Gender Equity Takes Priority In The Office

The Oval Office, that is. The White House is establishing a Gender Equity Council that will permeate every level of government.

You see, the Gender Policy Council will not be a siloed group working on gender priorities, such as the pay gap, sexual harassment, and child care, in a vacuum. In other words, it won’t be “that women’s group.”

Rather, its mission, according to co-chair Jennifer Klein (former Chief Strategy and Policy Officer at TIME’S UP), is to take a government-wide approach to gender equity and equality and improve workplace policies for female federal employees in order to serve “as a model for other U.S. employers to do the same.”

Timing is everything. I told you here that McKinsey & Company’s Women in the Workplace 2020 reported that more than one in four women are contemplating downshifting their careers or leaving the workforce completely. How can the Gender Policy council help?

Image by Gerd Altmann from Pixabay

Why would this Council work to accomplish its stated goal?

One reason is presidential support.

Remember, we’ve noted in so many different areas, but especially regarding sexual harassment, buy-in from senior leadership is critical and far more likely to maintain a “top-down” culture not only of prohibiting unlawful harassment but of equity.

When anti-discrimination and a refusal to tolerate unlawful harassment comes from the very top of an organization, it demonstrates commitment to employees from the C-Suite to the mailroom to maintain a culture of respect for all. It says, “we’re serious here.”

This New York Times piece notes that past councils did not include cabinet secretaries, and, accordingly, former gender equity council leaders had a tough time getting “upper level buy-in from senior leadership” for a group that reported to the first lady.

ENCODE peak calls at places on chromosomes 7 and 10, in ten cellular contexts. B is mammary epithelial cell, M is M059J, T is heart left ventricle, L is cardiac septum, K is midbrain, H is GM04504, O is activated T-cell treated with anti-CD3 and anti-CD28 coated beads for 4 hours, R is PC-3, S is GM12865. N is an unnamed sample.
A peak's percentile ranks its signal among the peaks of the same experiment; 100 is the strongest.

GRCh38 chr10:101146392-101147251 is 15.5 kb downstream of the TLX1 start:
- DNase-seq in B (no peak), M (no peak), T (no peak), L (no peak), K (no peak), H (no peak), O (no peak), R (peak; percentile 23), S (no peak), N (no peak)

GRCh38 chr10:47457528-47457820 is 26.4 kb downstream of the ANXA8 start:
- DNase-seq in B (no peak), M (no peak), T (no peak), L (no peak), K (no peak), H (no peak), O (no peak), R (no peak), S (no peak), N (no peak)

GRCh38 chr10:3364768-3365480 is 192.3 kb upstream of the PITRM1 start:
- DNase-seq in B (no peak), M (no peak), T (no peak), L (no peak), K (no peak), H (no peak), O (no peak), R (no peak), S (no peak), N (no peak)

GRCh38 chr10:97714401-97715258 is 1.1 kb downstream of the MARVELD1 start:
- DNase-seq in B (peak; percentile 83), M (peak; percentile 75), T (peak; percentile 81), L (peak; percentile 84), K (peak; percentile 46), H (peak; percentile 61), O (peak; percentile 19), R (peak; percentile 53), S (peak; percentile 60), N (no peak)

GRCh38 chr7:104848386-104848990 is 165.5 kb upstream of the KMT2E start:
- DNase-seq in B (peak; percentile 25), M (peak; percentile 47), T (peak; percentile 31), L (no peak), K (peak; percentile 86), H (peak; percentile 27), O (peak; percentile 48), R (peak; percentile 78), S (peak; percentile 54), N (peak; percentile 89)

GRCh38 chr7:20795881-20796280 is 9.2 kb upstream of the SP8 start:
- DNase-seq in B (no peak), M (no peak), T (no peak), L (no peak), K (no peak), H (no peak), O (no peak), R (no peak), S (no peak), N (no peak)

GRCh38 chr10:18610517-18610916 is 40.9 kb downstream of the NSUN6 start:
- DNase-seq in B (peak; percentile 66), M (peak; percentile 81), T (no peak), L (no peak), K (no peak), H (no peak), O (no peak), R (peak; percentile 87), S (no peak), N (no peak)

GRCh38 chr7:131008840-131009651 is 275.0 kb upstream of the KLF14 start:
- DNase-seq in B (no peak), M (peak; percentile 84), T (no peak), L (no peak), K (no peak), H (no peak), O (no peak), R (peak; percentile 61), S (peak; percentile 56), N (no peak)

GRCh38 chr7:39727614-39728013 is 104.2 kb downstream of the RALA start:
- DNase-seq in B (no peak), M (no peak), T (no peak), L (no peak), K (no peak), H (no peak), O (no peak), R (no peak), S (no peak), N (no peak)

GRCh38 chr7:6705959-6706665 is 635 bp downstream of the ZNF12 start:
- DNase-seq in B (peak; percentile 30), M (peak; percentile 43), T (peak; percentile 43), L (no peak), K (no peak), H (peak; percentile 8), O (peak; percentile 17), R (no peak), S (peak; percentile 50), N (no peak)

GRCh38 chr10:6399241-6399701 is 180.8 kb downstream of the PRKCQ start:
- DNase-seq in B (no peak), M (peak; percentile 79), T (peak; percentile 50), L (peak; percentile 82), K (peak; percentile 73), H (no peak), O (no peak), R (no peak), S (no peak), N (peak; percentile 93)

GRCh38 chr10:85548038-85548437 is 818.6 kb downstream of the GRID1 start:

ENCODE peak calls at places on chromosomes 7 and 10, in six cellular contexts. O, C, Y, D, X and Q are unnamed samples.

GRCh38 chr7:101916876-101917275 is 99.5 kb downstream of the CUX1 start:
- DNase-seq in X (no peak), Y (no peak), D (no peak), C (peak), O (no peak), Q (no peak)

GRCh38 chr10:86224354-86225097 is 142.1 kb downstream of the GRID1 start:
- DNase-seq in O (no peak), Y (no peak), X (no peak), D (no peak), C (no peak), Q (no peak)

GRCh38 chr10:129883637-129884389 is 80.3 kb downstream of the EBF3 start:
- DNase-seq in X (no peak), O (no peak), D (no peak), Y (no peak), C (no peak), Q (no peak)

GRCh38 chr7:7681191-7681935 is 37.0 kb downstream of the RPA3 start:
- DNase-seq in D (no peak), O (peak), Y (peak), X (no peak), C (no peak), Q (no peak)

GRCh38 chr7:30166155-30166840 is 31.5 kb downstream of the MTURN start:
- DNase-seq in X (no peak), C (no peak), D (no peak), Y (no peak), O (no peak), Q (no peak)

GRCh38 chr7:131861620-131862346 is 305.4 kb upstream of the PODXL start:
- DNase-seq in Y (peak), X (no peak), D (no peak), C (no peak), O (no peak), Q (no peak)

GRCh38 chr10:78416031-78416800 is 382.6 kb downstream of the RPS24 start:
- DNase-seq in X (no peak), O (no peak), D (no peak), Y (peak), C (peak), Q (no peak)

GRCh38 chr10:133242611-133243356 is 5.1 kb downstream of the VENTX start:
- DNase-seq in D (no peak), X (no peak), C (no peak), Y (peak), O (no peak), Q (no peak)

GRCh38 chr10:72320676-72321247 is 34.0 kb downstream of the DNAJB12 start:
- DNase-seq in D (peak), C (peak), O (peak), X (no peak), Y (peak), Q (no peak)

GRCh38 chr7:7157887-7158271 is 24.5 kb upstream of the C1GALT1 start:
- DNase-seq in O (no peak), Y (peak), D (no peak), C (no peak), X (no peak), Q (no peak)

This Council will report right to the top, which tells other agencies that gender equity is a priority.

Another Reason THIS Council Is Different

The Council’s priorities will also infiltrate each federal agency so that each one focuses on gender-specific issues and includes them in policy decisions. As the NYT article noted:

It worked with the Transportation Department, for example, to train bus drivers and flight attendants to recognize signs of sex trafficking.

When organizational leaders consider gender equity as part of the broader agency or company agenda, equity is far more likely to be reached. Every cabinet member will participate and designate a representative to foster gender equity in each specific agency, thereby ensuring accountability across the agencies.

This move seems on theme with the January 2021 executive order, which I wrote about here, requiring all federal agencies to make equity a central factor in their work and for “the Federal Government [to] pursue a comprehensive approach to advancing equity for all, including people of color… .” 

Employer Takeaway

Employers, if you have not yet prioritized gender equity and diversity and inclusivity, now is the time.

Amy Epstein Gluck

Amy Epstein Gluck

Amy Epstein Gluck has represented individuals and corporate clients in Virginia, Washington, D.C., and various federal district courts for more than twenty years. Ms. Epstein Gluck’s current practice areas include employment law—advising on and drafting employment agreements; handling employment negotiations, severance agreements, noncompete and nondisclosure agreements, “wrongful terminations” and other EEO matters; representation at the EEOC level; advising employers about discrimination laws and how to remain in compliance, and employment negotiations.